“When I was very, very young, that’s what I knew about racing,” George said. “For a while after Tony passed away, I backed off of it a little bit. Then I rediscovered it in 2006. I watched the Indy 500 on TV and I fell in love with it. I started going to the St. Pete grand prix in 2008. Over the years, I met Bryan Herta though my stepfather.”
The speed and competition stirred his passion.
“As I grew older, I started to appreciate the mechanical side of racing and the athletic side of racing,” George said. “It just kept fascinating me more and more. I wanted to learn more and more, see it more and more.”
He was already hooked before attending his first Indianapolis 500 in 2008. Ideally, his “end goal” of running a Verizon IndyCar Series program would be with Colton as the driver.
“Our goal is eventually to grow into an INDYCAR program along with the Andrettis, and have Colton as the driver and to win championships,” George said.
George and Colton became friends four years ago.
“I started watching him when he was in Skip Barber,” George said. “I went to his race at Lime Rock, that was the first race I ever went to of his. Once he started in F2000 (in 2014) before leaving for Europe, I was at every race, I think. We grew a connection as friends.”
Michael Andretti and Bryan Herta, who merged ownership efforts this year to field Alexander Rossi and win the 100th Running of the Indianapolis 500 presented by PennGrade Motor Oil, started talking earlier this year about bringing Colton back home.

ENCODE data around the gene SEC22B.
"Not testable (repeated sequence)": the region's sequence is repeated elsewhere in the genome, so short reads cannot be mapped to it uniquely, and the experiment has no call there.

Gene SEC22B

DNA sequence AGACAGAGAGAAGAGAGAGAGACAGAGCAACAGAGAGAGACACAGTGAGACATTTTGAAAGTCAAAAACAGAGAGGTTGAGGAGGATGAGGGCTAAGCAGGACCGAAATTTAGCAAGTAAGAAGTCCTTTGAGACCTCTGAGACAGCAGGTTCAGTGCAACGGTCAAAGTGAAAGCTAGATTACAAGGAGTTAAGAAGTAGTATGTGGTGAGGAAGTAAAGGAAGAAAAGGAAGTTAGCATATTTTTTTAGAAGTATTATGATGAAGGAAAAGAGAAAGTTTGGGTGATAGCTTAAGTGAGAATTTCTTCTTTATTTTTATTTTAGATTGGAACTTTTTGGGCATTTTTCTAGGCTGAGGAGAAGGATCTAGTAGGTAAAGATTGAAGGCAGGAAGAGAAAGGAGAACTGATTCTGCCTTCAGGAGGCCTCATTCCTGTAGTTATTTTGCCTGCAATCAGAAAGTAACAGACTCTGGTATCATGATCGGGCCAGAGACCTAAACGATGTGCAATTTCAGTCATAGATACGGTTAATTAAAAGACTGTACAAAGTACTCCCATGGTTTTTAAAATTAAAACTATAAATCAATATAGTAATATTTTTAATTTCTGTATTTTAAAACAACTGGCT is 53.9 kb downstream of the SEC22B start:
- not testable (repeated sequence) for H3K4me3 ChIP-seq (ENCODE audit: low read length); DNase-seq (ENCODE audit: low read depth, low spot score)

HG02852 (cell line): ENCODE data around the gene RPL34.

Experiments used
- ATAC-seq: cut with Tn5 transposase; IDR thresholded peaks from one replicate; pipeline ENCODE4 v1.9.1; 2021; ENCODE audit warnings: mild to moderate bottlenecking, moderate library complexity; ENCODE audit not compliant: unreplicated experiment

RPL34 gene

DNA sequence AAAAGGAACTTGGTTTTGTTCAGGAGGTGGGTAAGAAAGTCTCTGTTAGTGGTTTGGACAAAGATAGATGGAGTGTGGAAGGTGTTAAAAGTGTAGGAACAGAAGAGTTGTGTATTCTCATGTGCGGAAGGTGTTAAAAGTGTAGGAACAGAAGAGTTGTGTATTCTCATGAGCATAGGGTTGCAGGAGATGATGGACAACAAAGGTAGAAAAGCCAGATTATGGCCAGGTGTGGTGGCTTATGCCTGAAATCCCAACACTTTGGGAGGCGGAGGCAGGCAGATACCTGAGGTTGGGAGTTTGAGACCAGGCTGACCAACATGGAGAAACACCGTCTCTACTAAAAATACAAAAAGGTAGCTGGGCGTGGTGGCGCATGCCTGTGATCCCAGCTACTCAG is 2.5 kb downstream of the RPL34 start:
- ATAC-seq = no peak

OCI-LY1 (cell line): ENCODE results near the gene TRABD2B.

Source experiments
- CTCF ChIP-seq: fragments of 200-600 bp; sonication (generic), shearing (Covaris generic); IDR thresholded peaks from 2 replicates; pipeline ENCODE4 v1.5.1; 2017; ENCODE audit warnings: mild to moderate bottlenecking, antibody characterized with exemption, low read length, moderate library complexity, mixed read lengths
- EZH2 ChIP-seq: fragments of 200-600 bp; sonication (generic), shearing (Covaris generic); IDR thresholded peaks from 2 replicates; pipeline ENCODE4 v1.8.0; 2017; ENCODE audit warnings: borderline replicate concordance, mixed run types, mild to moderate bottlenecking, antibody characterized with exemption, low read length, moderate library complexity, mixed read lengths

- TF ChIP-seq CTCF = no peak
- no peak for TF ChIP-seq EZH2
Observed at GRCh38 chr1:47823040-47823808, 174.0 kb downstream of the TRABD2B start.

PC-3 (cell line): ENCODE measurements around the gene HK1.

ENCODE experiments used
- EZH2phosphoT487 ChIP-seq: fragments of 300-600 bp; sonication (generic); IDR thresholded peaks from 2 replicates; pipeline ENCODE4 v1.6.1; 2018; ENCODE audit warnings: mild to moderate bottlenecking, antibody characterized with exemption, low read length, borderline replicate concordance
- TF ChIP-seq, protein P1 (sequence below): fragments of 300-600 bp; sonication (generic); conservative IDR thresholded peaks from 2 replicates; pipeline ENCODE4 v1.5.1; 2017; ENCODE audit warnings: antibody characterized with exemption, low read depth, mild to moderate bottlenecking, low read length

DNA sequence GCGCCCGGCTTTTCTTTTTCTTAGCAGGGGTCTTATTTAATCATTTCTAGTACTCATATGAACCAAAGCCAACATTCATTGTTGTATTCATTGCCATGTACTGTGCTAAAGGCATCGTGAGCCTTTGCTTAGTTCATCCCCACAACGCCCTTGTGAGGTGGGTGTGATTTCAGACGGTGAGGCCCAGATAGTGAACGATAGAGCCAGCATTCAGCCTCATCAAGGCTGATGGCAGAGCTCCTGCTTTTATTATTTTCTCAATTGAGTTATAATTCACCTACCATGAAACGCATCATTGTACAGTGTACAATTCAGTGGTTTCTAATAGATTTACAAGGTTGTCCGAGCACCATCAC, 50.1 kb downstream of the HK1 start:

“We feel for Colton, that he'd have a better shot getting to the big cars (in the Verizon IndyCar Series), coming back over here to the U.S.,” Andretti said.
George’s name eventually came up in the conversation. Andretti didn’t realize Steinbrenner was a knowledgeable open-wheel racing enthusiast.
“We started talking this might be a great opportunity for him to get involved with the sport,” Andretti said. “One thing led to another. We turned it into a partnership now where we're basically here to try to mentor him and bring him up and get him to learn as much as he can about the sport, and hopefully turn this thing into a long-term program.”
Colton grew up in Santa Clarita, Calif, in Los Angeles County. One of his fondest memories was watching his father race for what was then Andretti Green Racing with teammates Tony Kanaan, Dario Franchitti and the late Dan Wheldon. He calls them the “Dream Team.”
The teenager laughs when sharing specific details about how those four drivers raced each other hard and were even harder on each other off track with some classic pranks. Because of his father’s lengthy involvement with Andretti, Colton is quite comfortable at Andretti Autosport headquarters in Indianapolis.
“It's going to be awesome,” Colton said. “It's cool walking around the factory here and seeing all the old faces I haven't seen for a few years. It's a great opportunity. I'm really excited to get going.”
Just remember, while he’s the next Herta to race, it’s not about following in his father’s footsteps. He’s his own Herta.
“Yeah, that’s the plan,” Colton said.